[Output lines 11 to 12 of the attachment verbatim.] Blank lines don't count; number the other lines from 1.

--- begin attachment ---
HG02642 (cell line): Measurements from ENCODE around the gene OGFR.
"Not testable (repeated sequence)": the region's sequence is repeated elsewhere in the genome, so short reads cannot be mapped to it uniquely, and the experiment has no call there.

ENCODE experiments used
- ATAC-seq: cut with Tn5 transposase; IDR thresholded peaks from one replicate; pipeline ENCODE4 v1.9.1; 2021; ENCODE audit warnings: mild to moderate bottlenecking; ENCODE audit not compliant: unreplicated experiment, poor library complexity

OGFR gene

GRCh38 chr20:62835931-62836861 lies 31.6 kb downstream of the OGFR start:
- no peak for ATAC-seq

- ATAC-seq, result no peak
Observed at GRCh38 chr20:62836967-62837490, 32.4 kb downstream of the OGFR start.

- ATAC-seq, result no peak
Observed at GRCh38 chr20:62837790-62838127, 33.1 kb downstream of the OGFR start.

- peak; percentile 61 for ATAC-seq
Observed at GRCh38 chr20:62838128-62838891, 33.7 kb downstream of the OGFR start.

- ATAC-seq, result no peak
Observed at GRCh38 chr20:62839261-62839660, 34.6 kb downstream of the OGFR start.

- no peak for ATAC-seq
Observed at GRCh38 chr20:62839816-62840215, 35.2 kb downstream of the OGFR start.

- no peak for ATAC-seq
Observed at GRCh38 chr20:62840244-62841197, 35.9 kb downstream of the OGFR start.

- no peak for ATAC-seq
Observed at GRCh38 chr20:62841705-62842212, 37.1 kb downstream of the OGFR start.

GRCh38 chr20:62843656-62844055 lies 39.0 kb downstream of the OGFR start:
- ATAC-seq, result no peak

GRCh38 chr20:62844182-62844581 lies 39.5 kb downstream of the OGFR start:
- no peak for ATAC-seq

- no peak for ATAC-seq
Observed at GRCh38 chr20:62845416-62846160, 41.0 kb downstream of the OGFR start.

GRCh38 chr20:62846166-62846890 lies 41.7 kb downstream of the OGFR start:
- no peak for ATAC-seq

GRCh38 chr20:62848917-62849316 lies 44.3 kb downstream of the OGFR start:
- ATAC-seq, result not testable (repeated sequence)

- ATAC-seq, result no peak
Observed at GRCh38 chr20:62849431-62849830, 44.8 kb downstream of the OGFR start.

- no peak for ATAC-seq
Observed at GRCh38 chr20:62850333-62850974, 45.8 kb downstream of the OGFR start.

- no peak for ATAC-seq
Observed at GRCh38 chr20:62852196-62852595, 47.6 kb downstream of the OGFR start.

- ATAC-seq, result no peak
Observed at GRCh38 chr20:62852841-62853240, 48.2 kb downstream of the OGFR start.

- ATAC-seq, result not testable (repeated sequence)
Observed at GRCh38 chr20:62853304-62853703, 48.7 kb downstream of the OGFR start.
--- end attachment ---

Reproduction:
Observed at GRCh38 chr20:62837790-62838127, 33.1 kb downstream of the OGFR start.

- peak; percentile 61 for ATAC-seq